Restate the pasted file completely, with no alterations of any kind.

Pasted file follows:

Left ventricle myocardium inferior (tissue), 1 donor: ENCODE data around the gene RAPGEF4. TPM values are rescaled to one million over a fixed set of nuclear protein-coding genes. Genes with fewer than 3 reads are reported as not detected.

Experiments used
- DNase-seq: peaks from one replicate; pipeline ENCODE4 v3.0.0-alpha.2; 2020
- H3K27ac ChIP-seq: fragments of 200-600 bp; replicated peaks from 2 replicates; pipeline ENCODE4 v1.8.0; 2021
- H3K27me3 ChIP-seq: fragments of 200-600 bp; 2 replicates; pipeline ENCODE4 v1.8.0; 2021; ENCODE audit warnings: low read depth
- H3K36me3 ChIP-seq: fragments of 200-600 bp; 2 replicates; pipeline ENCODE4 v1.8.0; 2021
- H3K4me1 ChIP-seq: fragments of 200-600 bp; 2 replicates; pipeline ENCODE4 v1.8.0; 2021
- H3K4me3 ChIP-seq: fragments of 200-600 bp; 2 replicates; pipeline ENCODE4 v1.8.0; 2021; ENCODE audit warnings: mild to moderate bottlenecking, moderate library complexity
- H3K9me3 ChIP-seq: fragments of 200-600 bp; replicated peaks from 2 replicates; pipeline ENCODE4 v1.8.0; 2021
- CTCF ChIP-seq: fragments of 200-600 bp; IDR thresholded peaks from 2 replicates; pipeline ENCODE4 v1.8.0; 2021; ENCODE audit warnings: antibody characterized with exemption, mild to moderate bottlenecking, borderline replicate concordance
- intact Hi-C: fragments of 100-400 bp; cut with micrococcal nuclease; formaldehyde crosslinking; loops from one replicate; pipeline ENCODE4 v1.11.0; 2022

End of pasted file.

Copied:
Left ventricle myocardium inferior (tissue), 1 donor: ENCODE data around the gene RAPGEF4. TPM values are rescaled to one million over a fixed set of nuclear protein-coding genes. Genes with fewer than 3 reads are reported as not detected.

Experiments used
- DNase-seq: peaks from one replicate; pipeline ENCODE4 v3.0.0-alpha.2; 2020
- H3K27ac ChIP-seq: fragments of 200-600 bp; replicated peaks from 2 replicates; pipeline ENCODE4 v1.8.0; 2021
- H3K27me3 ChIP-seq: fragments of 200-600 bp; 2 replicates; pipeline ENCODE4 v1.8.0; 2021; ENCODE audit warnings: low read depth
- H3K36me3 ChIP-seq: fragments of 200-600 bp; 2 replicates; pipeline ENCODE4 v1.8.0; 2021
- H3K4me1 ChIP-seq: fragments of 200-600 bp; 2 replicates; pipeline ENCODE4 v1.8.0; 2021
- H3K4me3 ChIP-seq: fragments of 200-600 bp; 2 replicates; pipeline ENCODE4 v1.8.0; 2021; ENCODE audit warnings: mild to moderate bottlenecking, moderate library complexity
- H3K9me3 ChIP-seq: fragments of 200-600 bp; replicated peaks from 2 replicates; pipeline ENCODE4 v1.8.0; 2021
- CTCF ChIP-seq: fragments of 200-600 bp; IDR thresholded peaks from 2 replicates; pipeline ENCODE4 v1.8.0; 2021; ENCODE audit warnings: antibody characterized with exemption, mild to moderate bottlenecking, borderline replicate concordance
- intact Hi-C: fragments of 100-400 bp; cut with micrococcal nuclease; formaldehyde crosslinking; loops from one replicate; pipeline ENCODE4 v1.11.0; 2022